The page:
Djokovic will find out tomorrow if he has tested positive for COVID-19 and make his first public statement. Working out to be between roughly 36-48 hours after Dimitrov’s positive test announcement. He faces some difficult questions to answer in the coming days with many believing that the Adria Tour can no longer continue.

A positive COVID-19 test in tennis was always inevitable, but many feel that Djokovic’s event took too many unnecessary risks and lacked adequate procedures to address the threat of a pandemic among international travellers (the players). Something that seems almost certain to come back and haunt him over the coming days.

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Cincinnati Daily Preview: Major Champions Andy Murray and Stan Wawrinka Square Off

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Andy Murray practicing this past week in Cincinnati (twitter.com/cincytennis)

For the second consecutive week, a combined ATP Masters/WTA 1000 event is being staged in North America.  This week, it’s the Western & Southern Open in Cincinnati, Ohio.  The singles draws in American’s heartland are loaded: the ATP draw features 14 of the world’s top 16, while the WTA draw features all 16 top-ranked players.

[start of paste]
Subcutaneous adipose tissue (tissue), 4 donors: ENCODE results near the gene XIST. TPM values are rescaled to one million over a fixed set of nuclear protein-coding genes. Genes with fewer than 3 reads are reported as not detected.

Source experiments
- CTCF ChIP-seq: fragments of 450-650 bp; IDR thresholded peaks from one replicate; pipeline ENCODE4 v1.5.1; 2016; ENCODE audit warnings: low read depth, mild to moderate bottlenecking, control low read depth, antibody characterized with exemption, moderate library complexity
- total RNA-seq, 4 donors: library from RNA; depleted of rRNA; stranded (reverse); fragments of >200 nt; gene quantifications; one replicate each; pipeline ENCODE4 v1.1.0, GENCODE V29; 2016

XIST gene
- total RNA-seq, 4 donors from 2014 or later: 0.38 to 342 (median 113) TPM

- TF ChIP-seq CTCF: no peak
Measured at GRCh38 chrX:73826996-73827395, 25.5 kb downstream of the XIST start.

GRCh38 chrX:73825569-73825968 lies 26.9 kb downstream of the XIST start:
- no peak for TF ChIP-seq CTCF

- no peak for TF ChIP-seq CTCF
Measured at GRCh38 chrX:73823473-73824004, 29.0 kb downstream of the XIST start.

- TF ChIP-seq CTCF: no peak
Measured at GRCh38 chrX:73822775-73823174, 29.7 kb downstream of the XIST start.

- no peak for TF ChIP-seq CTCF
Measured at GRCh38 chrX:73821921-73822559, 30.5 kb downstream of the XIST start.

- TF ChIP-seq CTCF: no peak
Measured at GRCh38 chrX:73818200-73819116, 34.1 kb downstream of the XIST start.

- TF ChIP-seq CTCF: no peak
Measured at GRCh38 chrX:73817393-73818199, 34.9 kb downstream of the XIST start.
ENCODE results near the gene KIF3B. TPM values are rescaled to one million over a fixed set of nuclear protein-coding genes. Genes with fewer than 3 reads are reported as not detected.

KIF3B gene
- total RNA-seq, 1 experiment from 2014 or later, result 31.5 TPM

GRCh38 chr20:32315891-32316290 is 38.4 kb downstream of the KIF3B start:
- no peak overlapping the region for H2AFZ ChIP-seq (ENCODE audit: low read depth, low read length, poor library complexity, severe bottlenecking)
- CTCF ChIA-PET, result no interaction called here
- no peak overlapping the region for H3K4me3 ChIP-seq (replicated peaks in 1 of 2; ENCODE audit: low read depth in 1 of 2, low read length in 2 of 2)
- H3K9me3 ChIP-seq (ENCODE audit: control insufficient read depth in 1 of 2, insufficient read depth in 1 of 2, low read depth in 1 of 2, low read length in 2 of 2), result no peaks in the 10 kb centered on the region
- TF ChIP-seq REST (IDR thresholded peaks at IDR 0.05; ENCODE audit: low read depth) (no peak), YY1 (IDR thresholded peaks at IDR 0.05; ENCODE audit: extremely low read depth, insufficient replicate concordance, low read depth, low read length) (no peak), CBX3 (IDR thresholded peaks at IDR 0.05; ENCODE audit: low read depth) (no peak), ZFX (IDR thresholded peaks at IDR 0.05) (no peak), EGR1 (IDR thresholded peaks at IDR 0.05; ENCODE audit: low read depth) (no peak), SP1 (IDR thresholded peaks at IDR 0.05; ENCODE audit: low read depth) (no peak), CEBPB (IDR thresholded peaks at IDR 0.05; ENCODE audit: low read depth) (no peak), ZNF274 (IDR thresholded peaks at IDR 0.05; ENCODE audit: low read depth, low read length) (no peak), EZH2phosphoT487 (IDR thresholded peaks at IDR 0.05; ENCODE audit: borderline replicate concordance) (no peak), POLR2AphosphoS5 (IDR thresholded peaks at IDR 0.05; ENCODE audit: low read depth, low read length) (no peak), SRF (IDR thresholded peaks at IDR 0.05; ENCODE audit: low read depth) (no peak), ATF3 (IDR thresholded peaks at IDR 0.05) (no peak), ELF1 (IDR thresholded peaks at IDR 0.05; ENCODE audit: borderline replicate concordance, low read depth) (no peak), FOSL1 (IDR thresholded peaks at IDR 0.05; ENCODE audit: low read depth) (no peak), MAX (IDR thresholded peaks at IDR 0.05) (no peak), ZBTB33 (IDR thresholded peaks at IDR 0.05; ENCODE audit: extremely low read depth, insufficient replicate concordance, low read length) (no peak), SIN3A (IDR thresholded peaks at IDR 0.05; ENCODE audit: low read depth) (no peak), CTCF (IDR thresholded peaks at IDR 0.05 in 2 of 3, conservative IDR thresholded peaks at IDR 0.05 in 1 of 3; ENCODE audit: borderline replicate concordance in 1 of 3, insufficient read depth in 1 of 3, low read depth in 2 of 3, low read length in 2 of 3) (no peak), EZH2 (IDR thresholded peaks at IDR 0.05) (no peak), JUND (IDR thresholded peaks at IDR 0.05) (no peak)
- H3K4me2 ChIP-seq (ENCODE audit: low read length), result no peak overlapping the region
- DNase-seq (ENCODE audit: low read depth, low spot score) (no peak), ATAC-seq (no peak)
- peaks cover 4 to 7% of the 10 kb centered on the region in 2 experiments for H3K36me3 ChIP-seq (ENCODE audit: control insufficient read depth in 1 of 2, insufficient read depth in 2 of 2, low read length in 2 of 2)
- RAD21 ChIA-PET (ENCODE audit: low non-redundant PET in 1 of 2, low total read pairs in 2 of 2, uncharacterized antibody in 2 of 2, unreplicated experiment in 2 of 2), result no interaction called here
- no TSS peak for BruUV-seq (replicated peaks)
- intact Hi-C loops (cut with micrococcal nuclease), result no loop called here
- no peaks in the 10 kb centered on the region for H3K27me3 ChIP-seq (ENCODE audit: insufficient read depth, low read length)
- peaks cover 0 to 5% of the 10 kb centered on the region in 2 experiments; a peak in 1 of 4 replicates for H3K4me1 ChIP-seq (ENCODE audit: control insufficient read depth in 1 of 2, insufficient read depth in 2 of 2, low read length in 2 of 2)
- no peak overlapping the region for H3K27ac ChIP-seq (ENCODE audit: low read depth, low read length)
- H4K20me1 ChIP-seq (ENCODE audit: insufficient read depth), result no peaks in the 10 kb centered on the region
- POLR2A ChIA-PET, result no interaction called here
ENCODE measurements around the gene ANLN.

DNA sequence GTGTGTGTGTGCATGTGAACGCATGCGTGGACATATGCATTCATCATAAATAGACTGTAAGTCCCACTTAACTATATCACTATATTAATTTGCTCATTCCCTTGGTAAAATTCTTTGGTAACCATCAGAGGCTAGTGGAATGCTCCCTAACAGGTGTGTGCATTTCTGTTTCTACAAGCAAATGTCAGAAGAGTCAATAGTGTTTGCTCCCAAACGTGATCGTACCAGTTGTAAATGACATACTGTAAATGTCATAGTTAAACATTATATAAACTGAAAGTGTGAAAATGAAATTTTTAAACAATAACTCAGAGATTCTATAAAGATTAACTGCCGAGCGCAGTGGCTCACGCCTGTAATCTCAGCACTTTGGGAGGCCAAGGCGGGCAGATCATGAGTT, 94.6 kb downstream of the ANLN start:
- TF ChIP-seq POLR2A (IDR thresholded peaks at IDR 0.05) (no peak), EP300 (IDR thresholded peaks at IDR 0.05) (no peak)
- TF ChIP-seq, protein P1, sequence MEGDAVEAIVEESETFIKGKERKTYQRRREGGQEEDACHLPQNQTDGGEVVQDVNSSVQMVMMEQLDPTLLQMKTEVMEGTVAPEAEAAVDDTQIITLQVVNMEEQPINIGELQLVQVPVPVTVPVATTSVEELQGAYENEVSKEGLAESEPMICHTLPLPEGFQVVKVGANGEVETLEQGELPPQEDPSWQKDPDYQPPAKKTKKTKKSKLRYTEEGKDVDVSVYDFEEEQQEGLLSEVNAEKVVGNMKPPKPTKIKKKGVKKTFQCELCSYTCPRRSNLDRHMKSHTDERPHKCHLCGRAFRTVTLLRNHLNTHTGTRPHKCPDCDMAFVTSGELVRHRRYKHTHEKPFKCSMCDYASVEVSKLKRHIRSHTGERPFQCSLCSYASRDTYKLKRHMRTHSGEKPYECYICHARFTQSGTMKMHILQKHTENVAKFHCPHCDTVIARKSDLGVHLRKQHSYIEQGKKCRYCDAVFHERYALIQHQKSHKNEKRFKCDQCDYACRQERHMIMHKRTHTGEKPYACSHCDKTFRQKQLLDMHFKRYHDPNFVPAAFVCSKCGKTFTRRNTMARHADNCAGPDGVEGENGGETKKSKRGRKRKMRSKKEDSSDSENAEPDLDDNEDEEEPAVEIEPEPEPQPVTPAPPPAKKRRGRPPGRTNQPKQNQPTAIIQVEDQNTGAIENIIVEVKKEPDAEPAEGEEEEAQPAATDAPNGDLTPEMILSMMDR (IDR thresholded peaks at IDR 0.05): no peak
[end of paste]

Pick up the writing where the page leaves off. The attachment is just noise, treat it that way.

Most notably, Serena Williams will play what is assumedly the next-to-last event of her career, and will face reigning US Open champion Emma Raducanu in the first round.  And Rafael Nadal will play his first match since withdrawing from the Wimbledon semifinals due to his ongoing left foot issues.

Monday’s action is headlined by Major champions Andy Murray and Stan Wawrinka, who will play each other for the 22nd time. 

Each day, this preview will analyze the two most intriguing matchups, while highlighting other notable matches on the schedule.  Monday’s play gets underway at 11:00am local time.


Stan Wawrinka (PR) vs. Andy Murray – Third on Center Court

Their rivalry dates all the way back to 2005, when Wawrinka defeated Murray in Davis Cup.  Their most prominent encounter took place in the 2017 Roland Garros semifinals, when Stan outlasted Andy in a five-setter that lasted over four-and-a-half hours.  And neither man has been the same since that grueling battle.  Just weeks later, Murray’s hip problems derailed his career, while Wawrinka would undergo knee surgery.  Both men have now battled multiple serious injuries over the last five years.  Overall Andy is 12-9 against Stan, and 8-4 on hard courts.  Murray has gritted his way to 22 victories this year, while Stan is only 3-7 since returning from foot surgery this spring.  Based on current form, as well as Murray’s history at this event, where he is a two-time champion, the Brit is the favorite on Monday.


Matteo Berrettini (12) vs. Frances Tiafoe – Not Before 7:00pm on Center Court